To review published case studies, and some unpublished results, to identify the benefits actually achieved by implementing an electronic records management system or an electronic document management system (ERMS, or EDMS).
Draws on the literature and unpublished results of work undertaken by the authors’ organisation.
Few case studies were found in which clear, quantitative benefits are described. The reasons for this are discussed. Those studies that did show clear benefits with good evidence for them demonstrated five principles: (1) the “system” must include the people (policy makers and users); (2) the EDRMS must be integrated with the processes of the organisation; (3) frequently the role of records managers is to educate, advise and support the users; (4) a continuum model covering documents and records gives clearer benefits than separate document and record lifecycles; and (5) there is no single magic bullet to solve information management problems.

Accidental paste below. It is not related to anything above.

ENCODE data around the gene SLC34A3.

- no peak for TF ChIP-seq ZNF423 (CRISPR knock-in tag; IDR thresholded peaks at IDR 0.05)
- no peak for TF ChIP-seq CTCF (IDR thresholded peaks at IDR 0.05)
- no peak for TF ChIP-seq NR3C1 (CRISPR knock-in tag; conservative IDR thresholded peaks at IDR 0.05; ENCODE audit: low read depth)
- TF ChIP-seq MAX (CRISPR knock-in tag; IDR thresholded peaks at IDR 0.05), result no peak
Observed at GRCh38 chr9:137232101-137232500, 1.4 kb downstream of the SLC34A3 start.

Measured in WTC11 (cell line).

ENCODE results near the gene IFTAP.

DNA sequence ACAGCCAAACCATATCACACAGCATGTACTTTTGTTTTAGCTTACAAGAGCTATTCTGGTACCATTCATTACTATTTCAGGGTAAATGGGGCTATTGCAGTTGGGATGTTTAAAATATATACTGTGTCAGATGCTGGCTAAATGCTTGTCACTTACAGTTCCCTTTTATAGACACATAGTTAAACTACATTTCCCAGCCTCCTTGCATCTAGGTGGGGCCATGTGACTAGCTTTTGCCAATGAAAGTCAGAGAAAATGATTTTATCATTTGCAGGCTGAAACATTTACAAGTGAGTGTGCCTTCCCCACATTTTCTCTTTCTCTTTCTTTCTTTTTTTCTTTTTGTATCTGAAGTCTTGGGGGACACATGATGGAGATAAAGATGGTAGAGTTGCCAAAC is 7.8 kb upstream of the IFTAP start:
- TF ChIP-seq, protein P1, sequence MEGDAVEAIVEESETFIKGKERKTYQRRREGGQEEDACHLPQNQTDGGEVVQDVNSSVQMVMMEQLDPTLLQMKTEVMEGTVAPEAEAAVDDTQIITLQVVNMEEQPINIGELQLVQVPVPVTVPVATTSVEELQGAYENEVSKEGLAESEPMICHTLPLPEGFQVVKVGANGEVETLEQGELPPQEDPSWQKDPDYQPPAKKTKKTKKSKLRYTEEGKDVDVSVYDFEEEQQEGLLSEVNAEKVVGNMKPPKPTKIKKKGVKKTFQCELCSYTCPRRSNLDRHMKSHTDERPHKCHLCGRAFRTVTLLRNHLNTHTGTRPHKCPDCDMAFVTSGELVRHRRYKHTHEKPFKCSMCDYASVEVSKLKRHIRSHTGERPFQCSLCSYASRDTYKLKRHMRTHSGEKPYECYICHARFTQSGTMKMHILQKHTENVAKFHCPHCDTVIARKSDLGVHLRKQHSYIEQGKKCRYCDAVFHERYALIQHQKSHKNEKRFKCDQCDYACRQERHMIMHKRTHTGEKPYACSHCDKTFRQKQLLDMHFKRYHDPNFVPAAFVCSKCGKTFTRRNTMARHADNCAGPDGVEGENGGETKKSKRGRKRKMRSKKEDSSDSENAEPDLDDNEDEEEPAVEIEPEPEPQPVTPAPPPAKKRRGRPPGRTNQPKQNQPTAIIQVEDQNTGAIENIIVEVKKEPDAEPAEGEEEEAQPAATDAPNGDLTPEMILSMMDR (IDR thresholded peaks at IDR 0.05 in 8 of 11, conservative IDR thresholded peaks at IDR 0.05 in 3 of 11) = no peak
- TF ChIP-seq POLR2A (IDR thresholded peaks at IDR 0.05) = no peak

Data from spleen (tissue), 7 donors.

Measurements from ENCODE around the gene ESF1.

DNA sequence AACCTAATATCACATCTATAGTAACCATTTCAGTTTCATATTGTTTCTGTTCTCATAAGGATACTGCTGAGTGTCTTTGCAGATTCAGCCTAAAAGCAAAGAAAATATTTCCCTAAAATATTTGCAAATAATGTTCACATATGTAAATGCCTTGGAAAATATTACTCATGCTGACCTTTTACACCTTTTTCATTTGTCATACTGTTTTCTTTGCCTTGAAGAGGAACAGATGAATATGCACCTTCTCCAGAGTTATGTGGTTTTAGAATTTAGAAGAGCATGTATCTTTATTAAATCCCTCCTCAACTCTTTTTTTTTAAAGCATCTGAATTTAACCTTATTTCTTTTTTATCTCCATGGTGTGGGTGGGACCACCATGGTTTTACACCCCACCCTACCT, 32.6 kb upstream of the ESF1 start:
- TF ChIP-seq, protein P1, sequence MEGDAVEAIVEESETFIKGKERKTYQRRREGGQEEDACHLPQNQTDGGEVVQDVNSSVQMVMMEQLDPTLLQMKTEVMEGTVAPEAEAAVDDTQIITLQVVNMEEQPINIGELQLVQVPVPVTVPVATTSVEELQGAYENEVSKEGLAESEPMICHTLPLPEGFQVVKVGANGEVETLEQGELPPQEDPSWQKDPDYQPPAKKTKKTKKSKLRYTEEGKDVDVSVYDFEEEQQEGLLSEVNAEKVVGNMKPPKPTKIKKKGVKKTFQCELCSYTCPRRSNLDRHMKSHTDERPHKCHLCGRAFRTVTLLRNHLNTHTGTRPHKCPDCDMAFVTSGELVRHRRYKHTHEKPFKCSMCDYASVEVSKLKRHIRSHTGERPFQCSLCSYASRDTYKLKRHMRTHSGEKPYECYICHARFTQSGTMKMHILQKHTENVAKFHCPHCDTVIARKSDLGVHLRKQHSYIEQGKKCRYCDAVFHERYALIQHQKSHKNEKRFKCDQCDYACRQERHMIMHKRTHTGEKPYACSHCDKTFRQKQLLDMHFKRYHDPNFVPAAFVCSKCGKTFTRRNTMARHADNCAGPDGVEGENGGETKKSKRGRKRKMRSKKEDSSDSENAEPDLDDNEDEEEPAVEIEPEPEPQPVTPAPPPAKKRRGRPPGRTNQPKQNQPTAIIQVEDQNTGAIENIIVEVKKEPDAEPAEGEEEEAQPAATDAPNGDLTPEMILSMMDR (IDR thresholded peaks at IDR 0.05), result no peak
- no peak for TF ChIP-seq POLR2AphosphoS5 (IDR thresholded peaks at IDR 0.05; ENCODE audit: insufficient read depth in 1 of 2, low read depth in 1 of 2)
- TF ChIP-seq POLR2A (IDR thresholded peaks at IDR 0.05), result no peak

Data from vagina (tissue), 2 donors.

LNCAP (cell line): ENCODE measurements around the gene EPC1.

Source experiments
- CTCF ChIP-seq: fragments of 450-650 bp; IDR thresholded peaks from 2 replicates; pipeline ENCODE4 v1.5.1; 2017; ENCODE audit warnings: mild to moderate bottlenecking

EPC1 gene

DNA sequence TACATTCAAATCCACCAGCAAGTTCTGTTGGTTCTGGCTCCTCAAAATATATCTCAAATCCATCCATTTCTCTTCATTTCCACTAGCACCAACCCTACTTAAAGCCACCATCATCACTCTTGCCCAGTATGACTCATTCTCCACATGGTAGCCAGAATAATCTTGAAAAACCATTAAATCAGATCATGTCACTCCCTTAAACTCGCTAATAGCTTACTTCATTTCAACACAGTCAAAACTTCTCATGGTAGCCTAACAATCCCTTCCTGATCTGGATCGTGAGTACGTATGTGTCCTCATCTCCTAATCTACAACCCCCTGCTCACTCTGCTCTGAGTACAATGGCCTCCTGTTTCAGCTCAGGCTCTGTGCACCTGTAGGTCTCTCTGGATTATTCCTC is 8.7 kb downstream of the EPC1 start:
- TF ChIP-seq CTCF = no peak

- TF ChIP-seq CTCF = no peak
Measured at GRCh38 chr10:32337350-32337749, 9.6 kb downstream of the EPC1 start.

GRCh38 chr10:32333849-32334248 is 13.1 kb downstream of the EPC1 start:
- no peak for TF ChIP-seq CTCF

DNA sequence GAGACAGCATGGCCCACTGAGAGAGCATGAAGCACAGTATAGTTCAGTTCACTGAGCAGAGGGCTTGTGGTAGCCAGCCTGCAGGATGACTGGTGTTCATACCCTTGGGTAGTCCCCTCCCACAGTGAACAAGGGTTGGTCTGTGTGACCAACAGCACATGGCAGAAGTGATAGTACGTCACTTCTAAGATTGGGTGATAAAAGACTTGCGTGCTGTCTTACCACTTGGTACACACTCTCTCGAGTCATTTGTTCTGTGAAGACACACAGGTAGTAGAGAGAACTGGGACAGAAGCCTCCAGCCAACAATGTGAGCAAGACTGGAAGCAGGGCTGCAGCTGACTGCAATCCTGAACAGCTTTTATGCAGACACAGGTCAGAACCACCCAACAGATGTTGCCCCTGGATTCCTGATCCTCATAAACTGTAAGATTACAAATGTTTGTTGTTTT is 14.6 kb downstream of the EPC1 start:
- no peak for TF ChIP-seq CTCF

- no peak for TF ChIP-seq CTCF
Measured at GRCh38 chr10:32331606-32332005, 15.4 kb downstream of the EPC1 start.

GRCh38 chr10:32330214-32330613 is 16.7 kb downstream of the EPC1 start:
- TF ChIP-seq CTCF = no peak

An organisation which is planning to implement an EDRMS, or which is planning to upgrade or modify an existing EDRMS, can be confident that real benefits and an acceptable return on investment are possible.
This paper identifies benefits that have been realised in practice from EDRMS implementations.
Johnston, G. and Bowen, D. (2005), "The benefits of electronic records management systems: a general review of published and some unpublished cases", Records Management Journal, Vol. 15 No. 3, pp. 131-140. https://doi.org/10.1108/09565690510632319Download as .RIS
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